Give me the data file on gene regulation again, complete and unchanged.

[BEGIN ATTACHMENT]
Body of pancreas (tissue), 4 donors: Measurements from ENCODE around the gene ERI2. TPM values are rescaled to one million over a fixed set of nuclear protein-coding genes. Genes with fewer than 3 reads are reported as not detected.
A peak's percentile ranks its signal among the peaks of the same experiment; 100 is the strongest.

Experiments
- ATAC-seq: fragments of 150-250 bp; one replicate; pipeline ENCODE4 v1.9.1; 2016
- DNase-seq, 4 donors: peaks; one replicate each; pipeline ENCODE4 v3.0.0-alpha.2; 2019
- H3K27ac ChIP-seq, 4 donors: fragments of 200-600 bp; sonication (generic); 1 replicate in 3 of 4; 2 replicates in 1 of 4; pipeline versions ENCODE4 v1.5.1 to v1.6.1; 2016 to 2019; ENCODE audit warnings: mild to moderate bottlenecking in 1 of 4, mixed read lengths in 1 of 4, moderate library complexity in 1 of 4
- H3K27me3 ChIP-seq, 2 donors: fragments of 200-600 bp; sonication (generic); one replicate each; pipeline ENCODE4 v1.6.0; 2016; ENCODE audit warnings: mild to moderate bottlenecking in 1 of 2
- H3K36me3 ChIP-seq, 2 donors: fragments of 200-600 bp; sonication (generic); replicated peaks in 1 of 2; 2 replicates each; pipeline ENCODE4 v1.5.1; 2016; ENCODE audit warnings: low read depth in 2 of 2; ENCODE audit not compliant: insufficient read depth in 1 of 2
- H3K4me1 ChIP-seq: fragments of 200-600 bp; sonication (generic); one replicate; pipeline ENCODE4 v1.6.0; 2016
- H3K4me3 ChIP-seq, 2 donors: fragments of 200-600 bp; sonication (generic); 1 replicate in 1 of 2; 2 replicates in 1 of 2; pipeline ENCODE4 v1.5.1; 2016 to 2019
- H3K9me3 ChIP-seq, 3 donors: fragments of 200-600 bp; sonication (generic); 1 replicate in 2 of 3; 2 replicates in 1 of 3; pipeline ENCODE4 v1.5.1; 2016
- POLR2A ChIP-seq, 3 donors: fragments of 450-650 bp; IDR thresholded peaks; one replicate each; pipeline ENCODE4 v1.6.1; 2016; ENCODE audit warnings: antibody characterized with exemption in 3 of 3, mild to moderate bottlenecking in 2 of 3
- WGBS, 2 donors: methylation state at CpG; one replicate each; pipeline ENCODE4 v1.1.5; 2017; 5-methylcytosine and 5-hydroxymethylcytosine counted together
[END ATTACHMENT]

Body of pancreas (tissue), 4 donors: Measurements from ENCODE around the gene ERI2. TPM values are rescaled to one million over a fixed set of nuclear protein-coding genes. Genes with fewer than 3 reads are reported as not detected.
A peak's percentile ranks its signal among the peaks of the same experiment; 100 is the strongest.

Experiments
- ATAC-seq: fragments of 150-250 bp; one replicate; pipeline ENCODE4 v1.9.1; 2016
- DNase-seq, 4 donors: peaks; one replicate each; pipeline ENCODE4 v3.0.0-alpha.2; 2019
- H3K27ac ChIP-seq, 4 donors: fragments of 200-600 bp; sonication (generic); 1 replicate in 3 of 4; 2 replicates in 1 of 4; pipeline versions ENCODE4 v1.5.1 to v1.6.1; 2016 to 2019; ENCODE audit warnings: mild to moderate bottlenecking in 1 of 4, mixed read lengths in 1 of 4, moderate library complexity in 1 of 4
- H3K27me3 ChIP-seq, 2 donors: fragments of 200-600 bp; sonication (generic); one replicate each; pipeline ENCODE4 v1.6.0; 2016; ENCODE audit warnings: mild to moderate bottlenecking in 1 of 2
- H3K36me3 ChIP-seq, 2 donors: fragments of 200-600 bp; sonication (generic); replicated peaks in 1 of 2; 2 replicates each; pipeline ENCODE4 v1.5.1; 2016; ENCODE audit warnings: low read depth in 2 of 2; ENCODE audit not compliant: insufficient read depth in 1 of 2
- H3K4me1 ChIP-seq: fragments of 200-600 bp; sonication (generic); one replicate; pipeline ENCODE4 v1.6.0; 2016
- H3K4me3 ChIP-seq, 2 donors: fragments of 200-600 bp; sonication (generic); 1 replicate in 1 of 2; 2 replicates in 1 of 2; pipeline ENCODE4 v1.5.1; 2016 to 2019
- H3K9me3 ChIP-seq, 3 donors: fragments of 200-600 bp; sonication (generic); 1 replicate in 2 of 3; 2 replicates in 1 of 3; pipeline ENCODE4 v1.5.1; 2016
- POLR2A ChIP-seq, 3 donors: fragments of 450-650 bp; IDR thresholded peaks; one replicate each; pipeline ENCODE4 v1.6.1; 2016; ENCODE audit warnings: antibody characterized with exemption in 3 of 3, mild to moderate bottlenecking in 2 of 3
- WGBS, 2 donors: methylation state at CpG; one replicate each; pipeline ENCODE4 v1.1.5; 2017; 5-methylcytosine and 5-hydroxymethylcytosine counted together